We had been allocated a cabin that overlooked the Millpond and for me, it was that sense of being completely cocooned amid the green overhang of the willow and alder trees that made the setting so spectacular and the whole experience so memorable. The moving picture-postcard wildlife on the pond and the birds - including a heron who seemed to like the canopy screening as much as I did and who came by not once but twice to preen and dry off - was an unexpected bonus and actually, I was very impressed.

These sites appeal to couples and families and, judging from the people I saw on site, folk of all ages. Great attention has been paid to privacy and screening and so to be honest, you will find yourself spoiled for choice. If rubber duck racing and 'holiday fun' is your thing, you can take part in that (and other camp activities), if you fancy a massage in your cabin you can pre-book one and there are also bikes for hire.

But if, like us, your stay is short and your idea of heaven is to sit in the hot tub watching the rain splashing on the pond and listening to the wind rustling through the tree leaves as the birds all settle for the night, then you won't need to step more than a few paces from the open plan living area to your private balcony.

The cabins have been well and thoughtfully equipped but the floors are wooden and hence cold and, if you've brought the dog, a bit slippery for Fido. I had packed endless towels (including doggie ones and so we used those to solve that problem) but I could see the dog was a bit put out to have less freedom than she is used to. That said, it's great to be able to bring the dog at all - a number of the cabins have been designated dog-friendly - so I am not complaining.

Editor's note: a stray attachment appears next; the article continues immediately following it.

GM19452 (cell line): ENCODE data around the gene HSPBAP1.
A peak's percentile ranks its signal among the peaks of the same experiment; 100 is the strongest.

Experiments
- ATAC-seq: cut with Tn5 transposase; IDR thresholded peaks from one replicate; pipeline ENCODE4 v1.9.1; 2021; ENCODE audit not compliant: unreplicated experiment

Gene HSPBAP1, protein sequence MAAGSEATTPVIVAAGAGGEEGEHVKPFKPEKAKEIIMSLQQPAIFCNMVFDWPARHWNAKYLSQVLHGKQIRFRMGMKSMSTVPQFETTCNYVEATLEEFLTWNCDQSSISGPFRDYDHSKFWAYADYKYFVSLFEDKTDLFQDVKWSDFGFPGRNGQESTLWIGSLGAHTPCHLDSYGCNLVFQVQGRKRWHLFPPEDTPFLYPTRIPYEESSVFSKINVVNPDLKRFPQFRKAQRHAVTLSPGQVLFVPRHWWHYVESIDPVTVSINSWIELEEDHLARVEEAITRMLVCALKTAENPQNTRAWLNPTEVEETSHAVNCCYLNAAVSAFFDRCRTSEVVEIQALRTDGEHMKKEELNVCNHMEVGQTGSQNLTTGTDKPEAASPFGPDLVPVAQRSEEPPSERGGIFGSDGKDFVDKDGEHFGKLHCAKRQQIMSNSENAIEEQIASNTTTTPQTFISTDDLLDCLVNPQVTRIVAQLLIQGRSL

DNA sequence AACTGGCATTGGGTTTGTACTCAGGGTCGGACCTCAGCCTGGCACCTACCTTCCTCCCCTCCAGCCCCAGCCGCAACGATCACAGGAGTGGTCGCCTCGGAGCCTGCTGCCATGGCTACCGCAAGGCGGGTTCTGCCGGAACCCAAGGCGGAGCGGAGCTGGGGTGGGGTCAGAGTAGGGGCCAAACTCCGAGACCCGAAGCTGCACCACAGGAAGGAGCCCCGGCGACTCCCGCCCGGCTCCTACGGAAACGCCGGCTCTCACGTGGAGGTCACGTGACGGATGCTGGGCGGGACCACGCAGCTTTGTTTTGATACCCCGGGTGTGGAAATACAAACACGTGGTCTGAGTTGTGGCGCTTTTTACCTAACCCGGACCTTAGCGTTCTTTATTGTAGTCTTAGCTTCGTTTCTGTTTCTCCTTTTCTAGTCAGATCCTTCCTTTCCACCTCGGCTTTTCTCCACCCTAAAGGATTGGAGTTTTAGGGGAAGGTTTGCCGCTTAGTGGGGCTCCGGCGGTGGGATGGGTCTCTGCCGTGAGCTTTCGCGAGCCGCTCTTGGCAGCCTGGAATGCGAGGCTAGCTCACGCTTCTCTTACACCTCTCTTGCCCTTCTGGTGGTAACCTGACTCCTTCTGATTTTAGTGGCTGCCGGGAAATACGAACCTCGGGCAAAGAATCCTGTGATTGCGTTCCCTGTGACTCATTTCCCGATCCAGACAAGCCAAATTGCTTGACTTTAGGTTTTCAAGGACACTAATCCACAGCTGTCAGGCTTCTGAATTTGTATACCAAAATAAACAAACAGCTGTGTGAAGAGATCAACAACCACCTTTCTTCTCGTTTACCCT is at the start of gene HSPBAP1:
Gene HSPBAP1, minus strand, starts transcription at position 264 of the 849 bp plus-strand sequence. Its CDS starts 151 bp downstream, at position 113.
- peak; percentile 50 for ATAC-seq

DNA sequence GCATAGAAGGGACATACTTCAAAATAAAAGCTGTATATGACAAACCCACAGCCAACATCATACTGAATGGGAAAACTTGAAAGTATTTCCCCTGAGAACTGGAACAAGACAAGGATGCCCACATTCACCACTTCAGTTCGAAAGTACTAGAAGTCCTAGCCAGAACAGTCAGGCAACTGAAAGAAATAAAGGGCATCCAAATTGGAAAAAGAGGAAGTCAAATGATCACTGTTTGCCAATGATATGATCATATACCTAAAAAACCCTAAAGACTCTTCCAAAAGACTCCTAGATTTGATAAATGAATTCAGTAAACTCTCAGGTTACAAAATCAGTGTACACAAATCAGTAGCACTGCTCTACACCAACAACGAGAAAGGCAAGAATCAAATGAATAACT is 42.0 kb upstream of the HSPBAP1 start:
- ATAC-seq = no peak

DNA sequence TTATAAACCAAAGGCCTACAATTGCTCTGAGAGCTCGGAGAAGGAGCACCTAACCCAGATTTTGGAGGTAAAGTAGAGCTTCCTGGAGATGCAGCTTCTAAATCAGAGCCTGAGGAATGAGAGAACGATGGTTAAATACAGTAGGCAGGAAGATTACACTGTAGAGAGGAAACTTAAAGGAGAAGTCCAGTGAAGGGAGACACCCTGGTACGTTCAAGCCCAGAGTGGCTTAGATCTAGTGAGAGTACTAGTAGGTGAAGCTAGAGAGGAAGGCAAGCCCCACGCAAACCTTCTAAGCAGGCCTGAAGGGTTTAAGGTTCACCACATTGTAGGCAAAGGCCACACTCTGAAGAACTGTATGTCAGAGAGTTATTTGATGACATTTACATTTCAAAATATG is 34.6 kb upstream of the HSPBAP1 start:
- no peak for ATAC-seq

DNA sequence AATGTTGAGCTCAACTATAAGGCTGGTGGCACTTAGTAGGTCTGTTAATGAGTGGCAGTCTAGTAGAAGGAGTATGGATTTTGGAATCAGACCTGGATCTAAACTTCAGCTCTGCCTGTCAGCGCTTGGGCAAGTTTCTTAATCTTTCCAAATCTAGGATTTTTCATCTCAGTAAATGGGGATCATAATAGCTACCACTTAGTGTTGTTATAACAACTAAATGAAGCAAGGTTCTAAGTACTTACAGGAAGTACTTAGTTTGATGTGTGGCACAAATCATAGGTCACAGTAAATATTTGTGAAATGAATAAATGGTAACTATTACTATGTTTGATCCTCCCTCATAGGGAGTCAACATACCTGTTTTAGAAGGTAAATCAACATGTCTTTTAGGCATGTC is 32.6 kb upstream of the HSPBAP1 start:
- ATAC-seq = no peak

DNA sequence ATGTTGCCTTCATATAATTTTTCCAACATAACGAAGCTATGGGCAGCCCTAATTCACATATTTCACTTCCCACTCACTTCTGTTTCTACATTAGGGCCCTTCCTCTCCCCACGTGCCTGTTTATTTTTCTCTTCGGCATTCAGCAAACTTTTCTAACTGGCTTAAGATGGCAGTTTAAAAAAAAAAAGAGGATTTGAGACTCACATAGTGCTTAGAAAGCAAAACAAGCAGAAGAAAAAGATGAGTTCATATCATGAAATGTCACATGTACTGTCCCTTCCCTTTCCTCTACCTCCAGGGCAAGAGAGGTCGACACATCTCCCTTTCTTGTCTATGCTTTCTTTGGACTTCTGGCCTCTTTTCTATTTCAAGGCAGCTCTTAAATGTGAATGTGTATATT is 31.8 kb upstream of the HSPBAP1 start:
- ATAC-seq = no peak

If you like self catering, if you leave home often enough to know what you can't live without and if you're adaptable enough to settle quickly into new surroundings you will reap multiple benefits from a Forest Holiday break. There was no phone coverage on the site (although the retreat centre has a pay phone and wi-fi) so we simply flipped back to the 1980s and lounged around reading ACTUAL BOOKS and, on the Sunday morning, old-fashioned newspapers.

It was bliss.

We were celebrating a wedding anniversary, a birthday and the end of quite a tough academic year one way or another and I can't think of a more perfect place to have holed up for a couple of days before we head into what's left of summer.

For our original report on the psychological benefits of being in Nature, click here

Susan Clark, who is managing editor was a guest of Forest Holidays; for details of all destinations, cabin types, activities and prices click here: 

To book your own Forest Holiday, check out the current special summer offer below:

20% off Forest Holidays for Summer 2013

The Ecologist is delighted to offer you 20% discount off all Forest Holidays taken during July and August 2013. Choose from one of eight idyllic sites across the UK exclusively on breathtaking Forestry Commission land. Soak up the serenity of the forest around you from the comfort of your sumptuous cabin, perhaps luxuriating with a glass of champagne in your own private hot tub under a starlit sky, or maybe enjoying a soothing in-cabin spa treatment.

Or pack the day with action and adventure, hiring bikes or trying your hand at archery, falconry, pony trekking or a range of other pre-bookable activities. Simply enter the promotional code FHECOLOGIST13 when booking via www.forestholidays.co.uk or quote the code when booking via telephone on 0845 130 8223. If you've already booked your summer break for this year, you can still enjoy a 10% discount for all holidays taken from September onwards, by quoting the same FHECOLOGIST13 code.